38. A major function of the colon is to recover water that has entered the alimentary canal • Wastes of the digestive tract, the feces, become more solid as they move through the colon • Feces pass through the rectum and exit via the anus • The colon houses strains of the bacterium Escherichia coli, some of which produce vitamins • Feces are stored in the rectumuntil they can be eliminated • Two sphincters between the rectum and anus control bowel movements

  39. Concept 41.4: Evolutionary adaptations of vertebrate digestive systems correlate with diet • Digestive systems of vertebrates are variations on a common plan • However, there are intriguing adaptations, often related to diet Some Dental Adaptations • Dentition, an animal’s assortment of teeth, is one example of structural variation reflecting diet • Mammals have varying dentition that is adapted to their usual diet • The teeth of poisonous snakes are modified as fangs for injecting venom • All snakes can unhinge their jaws to swallow prey whole

  40. Fig. 41-18 Incisors Molars Canines Premolars (a) Carnivore (b) Herbivore (c) Omnivore

  41. Stomach and Intestinal Adaptations • Herbivores generally have longer alimentary canals than carnivores, reflecting the longer time needed to digest vegetation stomach cecum colon

  42. Mutualistic Adaptations • Many herbivores have fermentation chambers, where symbiotic microorganisms digest cellulose • The most elaborate adaptations for an herbivorous diet have evolved in the animals called ruminants 1. rumen after the cow first chews and swallows, the boluse enters the rumen (green arrow) 2. reticulum just as the rumen, it has mutualistic prokaryotes that aid in the breakage of the cellulose. The cow periodically re- gurgitates and rechews the food 4. abomasum cow's own enzyme are active in the digestion 3. omasum here the water is reabsorbed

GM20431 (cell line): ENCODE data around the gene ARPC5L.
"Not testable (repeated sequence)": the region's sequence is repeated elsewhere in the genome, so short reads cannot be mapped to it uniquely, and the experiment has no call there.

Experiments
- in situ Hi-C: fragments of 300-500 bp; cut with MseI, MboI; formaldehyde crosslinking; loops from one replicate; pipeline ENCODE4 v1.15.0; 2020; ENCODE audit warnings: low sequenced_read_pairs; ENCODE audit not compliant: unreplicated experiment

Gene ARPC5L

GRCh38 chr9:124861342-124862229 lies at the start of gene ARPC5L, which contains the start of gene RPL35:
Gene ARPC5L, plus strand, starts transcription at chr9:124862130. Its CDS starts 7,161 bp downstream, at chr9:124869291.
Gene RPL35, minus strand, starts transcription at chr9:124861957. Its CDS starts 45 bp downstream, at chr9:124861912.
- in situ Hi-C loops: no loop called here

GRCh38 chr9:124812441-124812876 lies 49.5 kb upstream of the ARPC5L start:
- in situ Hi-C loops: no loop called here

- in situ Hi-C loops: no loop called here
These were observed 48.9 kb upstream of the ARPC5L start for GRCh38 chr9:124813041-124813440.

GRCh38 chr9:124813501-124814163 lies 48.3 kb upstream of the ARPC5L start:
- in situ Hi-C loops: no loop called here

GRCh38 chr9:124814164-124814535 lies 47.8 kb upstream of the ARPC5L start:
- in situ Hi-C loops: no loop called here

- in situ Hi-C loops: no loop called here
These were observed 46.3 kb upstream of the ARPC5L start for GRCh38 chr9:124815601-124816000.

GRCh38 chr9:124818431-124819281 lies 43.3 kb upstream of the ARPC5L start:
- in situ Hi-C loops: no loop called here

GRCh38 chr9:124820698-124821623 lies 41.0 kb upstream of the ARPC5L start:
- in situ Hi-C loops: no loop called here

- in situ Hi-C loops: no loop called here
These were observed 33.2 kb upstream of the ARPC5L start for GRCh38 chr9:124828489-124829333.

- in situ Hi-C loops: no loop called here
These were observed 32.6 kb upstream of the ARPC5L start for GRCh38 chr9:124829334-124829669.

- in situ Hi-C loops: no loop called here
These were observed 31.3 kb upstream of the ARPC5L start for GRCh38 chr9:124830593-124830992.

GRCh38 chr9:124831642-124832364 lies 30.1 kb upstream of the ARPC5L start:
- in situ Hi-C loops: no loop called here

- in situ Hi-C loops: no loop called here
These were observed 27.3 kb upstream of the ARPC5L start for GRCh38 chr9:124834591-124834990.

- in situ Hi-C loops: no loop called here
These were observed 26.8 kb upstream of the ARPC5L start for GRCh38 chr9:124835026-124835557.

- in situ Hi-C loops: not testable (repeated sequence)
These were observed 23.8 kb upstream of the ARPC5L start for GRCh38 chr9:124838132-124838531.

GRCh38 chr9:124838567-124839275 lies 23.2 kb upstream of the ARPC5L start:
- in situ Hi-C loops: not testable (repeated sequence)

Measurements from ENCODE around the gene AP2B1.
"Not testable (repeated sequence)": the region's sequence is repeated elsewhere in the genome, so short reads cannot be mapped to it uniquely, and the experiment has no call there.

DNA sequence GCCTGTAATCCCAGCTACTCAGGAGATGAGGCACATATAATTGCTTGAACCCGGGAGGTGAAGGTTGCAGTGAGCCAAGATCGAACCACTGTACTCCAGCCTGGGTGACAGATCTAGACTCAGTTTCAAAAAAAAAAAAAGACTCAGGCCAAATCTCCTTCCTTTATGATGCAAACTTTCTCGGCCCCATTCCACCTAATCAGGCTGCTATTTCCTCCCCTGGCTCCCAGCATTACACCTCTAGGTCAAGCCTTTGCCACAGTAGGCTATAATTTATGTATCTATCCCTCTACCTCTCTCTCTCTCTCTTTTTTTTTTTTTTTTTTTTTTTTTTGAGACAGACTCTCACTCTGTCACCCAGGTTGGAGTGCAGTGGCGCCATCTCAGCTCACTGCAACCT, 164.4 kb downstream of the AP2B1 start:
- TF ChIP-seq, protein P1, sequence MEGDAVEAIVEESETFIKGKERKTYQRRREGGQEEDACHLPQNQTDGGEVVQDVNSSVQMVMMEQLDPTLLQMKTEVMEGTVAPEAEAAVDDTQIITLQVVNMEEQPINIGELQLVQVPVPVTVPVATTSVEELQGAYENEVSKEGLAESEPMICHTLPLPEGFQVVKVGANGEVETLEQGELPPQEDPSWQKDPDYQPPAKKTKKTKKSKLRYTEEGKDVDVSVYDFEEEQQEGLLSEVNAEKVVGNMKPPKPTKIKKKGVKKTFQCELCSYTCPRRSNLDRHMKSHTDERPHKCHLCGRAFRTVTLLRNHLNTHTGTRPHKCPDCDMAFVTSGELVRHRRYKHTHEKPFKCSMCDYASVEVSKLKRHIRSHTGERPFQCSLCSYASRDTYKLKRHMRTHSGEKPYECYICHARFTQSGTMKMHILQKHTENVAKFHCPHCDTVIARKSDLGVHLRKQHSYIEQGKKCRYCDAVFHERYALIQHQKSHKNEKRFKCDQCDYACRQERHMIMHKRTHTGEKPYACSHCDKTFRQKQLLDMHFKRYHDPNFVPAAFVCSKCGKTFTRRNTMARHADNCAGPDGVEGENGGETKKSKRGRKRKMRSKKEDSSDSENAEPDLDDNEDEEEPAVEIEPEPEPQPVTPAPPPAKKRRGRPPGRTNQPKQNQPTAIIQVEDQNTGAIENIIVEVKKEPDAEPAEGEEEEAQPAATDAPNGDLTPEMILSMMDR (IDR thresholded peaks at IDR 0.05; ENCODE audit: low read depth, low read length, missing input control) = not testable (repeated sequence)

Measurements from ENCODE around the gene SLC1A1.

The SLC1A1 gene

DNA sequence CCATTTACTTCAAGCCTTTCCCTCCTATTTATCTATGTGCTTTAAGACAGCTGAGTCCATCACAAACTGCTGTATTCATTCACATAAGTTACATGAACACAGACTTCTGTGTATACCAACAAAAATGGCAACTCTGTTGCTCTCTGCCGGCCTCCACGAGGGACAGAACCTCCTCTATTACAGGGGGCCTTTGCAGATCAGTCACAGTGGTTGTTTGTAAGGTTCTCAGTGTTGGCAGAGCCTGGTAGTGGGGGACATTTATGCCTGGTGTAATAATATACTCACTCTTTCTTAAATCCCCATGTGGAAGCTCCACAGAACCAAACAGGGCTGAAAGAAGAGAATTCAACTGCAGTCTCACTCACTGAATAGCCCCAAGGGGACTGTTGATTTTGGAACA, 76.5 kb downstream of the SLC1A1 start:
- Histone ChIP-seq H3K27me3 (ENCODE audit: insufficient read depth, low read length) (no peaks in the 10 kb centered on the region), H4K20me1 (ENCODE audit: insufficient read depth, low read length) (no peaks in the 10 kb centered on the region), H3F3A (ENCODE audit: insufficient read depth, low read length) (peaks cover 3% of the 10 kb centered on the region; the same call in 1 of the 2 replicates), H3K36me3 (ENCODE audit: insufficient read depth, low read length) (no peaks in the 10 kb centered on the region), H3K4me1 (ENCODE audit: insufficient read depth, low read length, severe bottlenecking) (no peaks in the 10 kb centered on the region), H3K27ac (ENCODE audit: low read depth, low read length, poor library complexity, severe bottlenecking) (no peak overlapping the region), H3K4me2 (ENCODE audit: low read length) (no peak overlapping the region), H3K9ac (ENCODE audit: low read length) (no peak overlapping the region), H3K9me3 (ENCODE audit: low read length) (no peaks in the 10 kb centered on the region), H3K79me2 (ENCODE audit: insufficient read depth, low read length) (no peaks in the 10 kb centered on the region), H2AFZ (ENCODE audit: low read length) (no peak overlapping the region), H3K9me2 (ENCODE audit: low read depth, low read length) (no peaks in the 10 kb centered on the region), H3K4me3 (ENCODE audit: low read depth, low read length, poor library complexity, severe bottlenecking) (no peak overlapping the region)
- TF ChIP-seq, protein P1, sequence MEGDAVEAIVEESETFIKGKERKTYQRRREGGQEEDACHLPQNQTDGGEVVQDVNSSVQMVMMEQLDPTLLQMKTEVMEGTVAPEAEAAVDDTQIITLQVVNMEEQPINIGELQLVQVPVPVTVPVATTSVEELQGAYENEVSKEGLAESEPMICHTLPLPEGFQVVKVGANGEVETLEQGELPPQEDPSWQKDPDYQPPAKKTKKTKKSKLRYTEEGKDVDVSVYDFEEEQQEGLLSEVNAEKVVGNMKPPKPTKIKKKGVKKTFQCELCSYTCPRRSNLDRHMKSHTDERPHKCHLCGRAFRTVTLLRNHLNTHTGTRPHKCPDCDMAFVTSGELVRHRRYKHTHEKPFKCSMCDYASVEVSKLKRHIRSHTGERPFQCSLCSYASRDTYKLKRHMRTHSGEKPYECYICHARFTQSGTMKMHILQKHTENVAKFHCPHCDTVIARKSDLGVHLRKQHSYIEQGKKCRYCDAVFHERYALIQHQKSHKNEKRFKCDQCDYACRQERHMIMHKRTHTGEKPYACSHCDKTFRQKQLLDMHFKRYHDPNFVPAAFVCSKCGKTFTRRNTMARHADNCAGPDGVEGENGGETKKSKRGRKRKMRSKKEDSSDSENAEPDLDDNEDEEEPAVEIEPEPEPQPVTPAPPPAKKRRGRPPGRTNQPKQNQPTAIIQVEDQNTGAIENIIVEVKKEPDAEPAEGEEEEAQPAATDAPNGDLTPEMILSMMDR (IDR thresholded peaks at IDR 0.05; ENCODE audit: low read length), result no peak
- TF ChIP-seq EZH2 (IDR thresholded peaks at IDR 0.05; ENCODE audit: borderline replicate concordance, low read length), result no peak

43. Concept 41.5: Homeostatic mechanisms contribute to an animal’s energy balance • Food energy balances the energy from metabolism, activity, and storage • Energy Sources and Stores • Nearly all of an animal’s ATP generation is based on oxidation of energy-rich molecules: carbohydrates, proteins, and fats • Animals store excess calories primarily as glycogen in the liver and muscles • Energy is secondarily stored as adipose, or fat, cells • When fewer calories are taken in than are expended, fuel is taken from storage and oxidized

  44. Fig. 41-21 insulin is produced in the pancreas insulin stimulates the liver and muscle cells to store glucose as glycogen Stimulus:Blood glucoselevel risesafter eating. Homeostasis:90 mg glucose/ 100 mL blood Stimulus:Blood glucoselevel dropsbelow set point. pancreas secretes glucagon glucagon causes the braking of glycogen in the liver and the release of glucose in the sugar

  45. Overnourishment and Obesity • Overnourishment causes obesity, which results from excessive intake of food energy with the excess stored as fat • Obesity contributes to diabetes (type 2), cancer of the colon and breasts, heart attacks, and strokes

  46. Researchers have discovered several of the mechanisms that help regulate body weight • Homeostatic mechanisms are feedback circuits that control the body’s storage and metabolism of fat over the long-term • Hormones regulate long-term and short-term appetite by affecting a “satiety center” in the brain Leptin suppresses appetite, as the body fat level increases. PYY secreated by the small intestine after a meal, acts as apetite suppressant triggers hunger as mealtime approaches Ghrelin Insulin Leptin PYY insulin is secreated as blood sugar increases, suppressing appetite

  47. Obesity and Evolution • The problem of maintaining weight partly stems from our evolutionary past, when fat hoarding was a means of survival • A species of birds called petrels become obese as chicks; in order to consume enough protein from high-fat food, chicks need to consume more calories than they burn The End